Rabbi Jeffrey Salkin: What My Father Would Have Said About Ilhan Omar

Rep.-elect Ilhan Omar, with House Democratic leader Nancy Pelosi of California, right, speaks about the party’s legislative priorities when Democrats assume the majority in the 116th Congress in January, during a news conference at the Capitol in Washington, on Nov. 30, 2018. (AP Photo/J. Scott Applewhite)

This week, I have been sitting shiva for my father, George Salkin.

Several people approached me and asked: “Was your father ‘religious’?”

No — certainly not in any ritual sense.

My father’s Judaism was all about memory — historical memory.

Back in the late 1960s and early 1970s, when I marched against the Viet Nam war, my father would caution me. True — he was also anti-war, even as much as he disliked the aesthetics of the movement.

But, on several occasions, he would say to me: “Be careful. Your radical friends might turn against Israel, and against the Jews.”

I laughed him off.

I shouldn’t have.

Dad — I am sorry.

You were right.

  • You were right, because it happened in Russia in the late nineteenth century.
  • You were right, because it happened after the Russian Revolution.
  • You were right, because it happened in the days of the New Left.

You are right, because, well, Rep. Ilhan Omar.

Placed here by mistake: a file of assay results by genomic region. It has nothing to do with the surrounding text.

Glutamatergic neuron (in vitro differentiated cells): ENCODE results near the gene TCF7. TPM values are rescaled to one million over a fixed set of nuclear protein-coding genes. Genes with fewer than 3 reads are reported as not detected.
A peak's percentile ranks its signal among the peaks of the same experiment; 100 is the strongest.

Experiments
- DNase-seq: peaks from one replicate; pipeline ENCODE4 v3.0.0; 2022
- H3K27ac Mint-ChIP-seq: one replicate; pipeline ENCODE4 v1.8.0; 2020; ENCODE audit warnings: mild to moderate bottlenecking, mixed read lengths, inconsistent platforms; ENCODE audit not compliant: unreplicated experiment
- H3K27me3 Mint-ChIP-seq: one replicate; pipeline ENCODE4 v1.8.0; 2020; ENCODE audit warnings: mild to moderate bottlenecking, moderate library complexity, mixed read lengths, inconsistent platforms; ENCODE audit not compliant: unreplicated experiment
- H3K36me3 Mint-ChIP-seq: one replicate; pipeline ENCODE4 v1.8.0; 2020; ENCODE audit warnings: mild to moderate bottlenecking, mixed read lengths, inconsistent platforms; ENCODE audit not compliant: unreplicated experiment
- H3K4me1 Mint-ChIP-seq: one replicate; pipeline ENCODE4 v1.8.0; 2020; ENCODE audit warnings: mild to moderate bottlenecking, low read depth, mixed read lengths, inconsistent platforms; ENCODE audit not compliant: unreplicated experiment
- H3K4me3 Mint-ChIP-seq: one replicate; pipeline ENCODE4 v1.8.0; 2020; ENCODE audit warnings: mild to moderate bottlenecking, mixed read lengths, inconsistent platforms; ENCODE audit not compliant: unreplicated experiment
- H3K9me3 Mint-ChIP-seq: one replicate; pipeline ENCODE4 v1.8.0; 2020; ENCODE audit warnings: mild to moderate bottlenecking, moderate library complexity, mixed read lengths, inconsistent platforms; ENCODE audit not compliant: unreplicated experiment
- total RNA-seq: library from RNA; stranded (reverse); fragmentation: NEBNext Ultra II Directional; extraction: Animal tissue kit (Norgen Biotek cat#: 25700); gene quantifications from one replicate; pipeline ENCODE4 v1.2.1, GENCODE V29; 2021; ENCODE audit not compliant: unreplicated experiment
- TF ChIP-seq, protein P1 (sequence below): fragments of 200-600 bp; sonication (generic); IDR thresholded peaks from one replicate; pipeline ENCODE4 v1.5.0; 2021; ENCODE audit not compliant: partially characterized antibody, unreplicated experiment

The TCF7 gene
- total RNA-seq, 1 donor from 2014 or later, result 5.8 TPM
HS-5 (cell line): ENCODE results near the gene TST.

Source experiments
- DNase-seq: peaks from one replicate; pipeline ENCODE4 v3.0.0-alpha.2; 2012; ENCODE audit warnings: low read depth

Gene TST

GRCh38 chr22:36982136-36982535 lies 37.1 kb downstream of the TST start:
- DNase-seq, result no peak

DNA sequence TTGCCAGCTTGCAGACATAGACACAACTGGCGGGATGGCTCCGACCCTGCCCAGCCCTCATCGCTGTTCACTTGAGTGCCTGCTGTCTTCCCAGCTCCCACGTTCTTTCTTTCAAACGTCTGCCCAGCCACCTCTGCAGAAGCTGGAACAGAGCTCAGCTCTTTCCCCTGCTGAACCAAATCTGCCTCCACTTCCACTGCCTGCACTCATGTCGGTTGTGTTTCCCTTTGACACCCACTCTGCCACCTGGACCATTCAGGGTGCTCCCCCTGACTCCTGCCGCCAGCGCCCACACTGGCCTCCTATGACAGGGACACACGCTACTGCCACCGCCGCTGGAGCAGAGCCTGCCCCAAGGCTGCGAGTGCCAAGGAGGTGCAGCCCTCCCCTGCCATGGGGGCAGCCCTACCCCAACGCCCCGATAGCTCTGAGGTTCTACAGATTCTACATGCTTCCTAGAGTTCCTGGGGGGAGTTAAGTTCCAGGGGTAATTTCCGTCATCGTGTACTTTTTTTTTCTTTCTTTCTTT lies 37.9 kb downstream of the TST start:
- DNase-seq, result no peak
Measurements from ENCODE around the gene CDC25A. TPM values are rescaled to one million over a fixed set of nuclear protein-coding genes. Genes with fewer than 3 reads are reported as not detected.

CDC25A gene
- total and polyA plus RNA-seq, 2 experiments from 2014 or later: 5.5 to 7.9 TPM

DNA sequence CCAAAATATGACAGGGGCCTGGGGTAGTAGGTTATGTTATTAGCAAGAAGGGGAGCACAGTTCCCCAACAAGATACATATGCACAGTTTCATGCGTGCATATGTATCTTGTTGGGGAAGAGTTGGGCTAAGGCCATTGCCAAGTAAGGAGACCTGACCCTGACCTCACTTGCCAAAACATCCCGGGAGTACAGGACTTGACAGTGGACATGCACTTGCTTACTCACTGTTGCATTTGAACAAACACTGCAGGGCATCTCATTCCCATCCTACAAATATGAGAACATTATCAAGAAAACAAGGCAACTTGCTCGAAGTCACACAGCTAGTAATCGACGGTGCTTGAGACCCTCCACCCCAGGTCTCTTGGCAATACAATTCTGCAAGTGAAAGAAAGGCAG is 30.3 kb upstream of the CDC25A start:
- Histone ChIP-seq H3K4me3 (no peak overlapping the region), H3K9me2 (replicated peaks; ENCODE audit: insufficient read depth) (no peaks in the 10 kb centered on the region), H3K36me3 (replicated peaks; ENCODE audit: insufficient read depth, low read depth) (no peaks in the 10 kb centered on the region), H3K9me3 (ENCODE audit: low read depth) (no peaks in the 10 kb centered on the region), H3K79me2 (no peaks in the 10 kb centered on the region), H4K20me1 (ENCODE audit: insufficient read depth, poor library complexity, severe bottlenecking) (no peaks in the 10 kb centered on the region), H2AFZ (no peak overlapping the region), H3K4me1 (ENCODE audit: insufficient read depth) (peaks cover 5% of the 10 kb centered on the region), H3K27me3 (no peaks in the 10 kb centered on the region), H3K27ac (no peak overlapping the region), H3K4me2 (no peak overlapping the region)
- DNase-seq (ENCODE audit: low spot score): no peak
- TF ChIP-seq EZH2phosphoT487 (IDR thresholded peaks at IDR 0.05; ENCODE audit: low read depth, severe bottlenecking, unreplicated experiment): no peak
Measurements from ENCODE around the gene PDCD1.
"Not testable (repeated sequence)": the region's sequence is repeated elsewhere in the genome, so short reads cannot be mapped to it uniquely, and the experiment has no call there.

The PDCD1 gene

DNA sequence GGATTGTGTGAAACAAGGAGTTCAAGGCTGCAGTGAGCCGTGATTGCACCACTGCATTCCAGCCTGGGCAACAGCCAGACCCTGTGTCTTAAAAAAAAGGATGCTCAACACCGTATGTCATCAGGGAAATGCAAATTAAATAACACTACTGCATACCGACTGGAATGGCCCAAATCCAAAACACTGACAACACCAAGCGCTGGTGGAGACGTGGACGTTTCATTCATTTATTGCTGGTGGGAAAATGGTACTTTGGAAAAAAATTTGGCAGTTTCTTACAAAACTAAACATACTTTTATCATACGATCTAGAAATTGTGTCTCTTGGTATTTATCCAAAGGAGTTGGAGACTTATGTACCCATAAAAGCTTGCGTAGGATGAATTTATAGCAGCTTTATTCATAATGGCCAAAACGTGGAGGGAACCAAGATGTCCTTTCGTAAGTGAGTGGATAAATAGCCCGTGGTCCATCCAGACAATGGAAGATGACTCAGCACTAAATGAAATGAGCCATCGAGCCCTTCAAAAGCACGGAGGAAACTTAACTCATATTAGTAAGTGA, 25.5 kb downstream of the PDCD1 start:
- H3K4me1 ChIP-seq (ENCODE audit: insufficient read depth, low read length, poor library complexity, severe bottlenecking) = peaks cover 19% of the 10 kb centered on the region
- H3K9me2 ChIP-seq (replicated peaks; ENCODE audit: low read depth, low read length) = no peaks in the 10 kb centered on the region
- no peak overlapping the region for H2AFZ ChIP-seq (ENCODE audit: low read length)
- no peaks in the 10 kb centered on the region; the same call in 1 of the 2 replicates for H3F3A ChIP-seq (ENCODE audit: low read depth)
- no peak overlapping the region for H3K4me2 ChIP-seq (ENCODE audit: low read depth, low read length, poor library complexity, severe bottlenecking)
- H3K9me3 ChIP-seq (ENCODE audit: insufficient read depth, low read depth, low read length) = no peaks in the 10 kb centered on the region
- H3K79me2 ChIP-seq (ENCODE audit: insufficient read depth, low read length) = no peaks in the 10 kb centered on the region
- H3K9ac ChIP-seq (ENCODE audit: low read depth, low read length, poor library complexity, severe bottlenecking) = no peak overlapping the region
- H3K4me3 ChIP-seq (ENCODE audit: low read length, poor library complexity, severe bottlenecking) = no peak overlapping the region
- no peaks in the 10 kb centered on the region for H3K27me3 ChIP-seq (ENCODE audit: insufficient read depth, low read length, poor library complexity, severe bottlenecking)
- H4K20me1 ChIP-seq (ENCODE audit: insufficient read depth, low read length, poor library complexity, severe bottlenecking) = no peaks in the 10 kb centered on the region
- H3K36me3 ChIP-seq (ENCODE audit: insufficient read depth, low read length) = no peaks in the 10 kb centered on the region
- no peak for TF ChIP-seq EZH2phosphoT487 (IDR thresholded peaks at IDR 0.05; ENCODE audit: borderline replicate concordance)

Several weeks ago, Rep. Omar criticized Israel and AIPAC. She said that the American Israel Public Affairs Committee has paid politicians to be pro-Israel.

“It’s all about the Benjamins baby,” she tweeted. As in hundred dollar bills.

Omar accused the Jews of buying support for Israel — and worse, of controlling Congress with their money.

It wasn’t the first time that she expressed her concerns about Israel in problematic tones. In 2012, she commented that “Israel has hypnotized the world.”

Now, most recently, she has said that pro-Israel activists were pushing “for allegiance to a foreign country” — a reprise of the ancient antisemitic trope of “dual loyalty.”

My father, of blessed memory, had a simple and even simplistic world view.

“Fool me once,” he would say, “shame on you. Fool me twice — shame on me.” Rep. Omar has apologized for her earlier remarks. But, she keeps making them. Apology not accepted.

You would say to my father: “There has been far too much attention to Rep. Omar’s statements. It is coming off as racist and Islamophobic.”

My father would have responded: “Hatred is hatred, and it doesn’t matter who says it.”

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Source: Religion News Service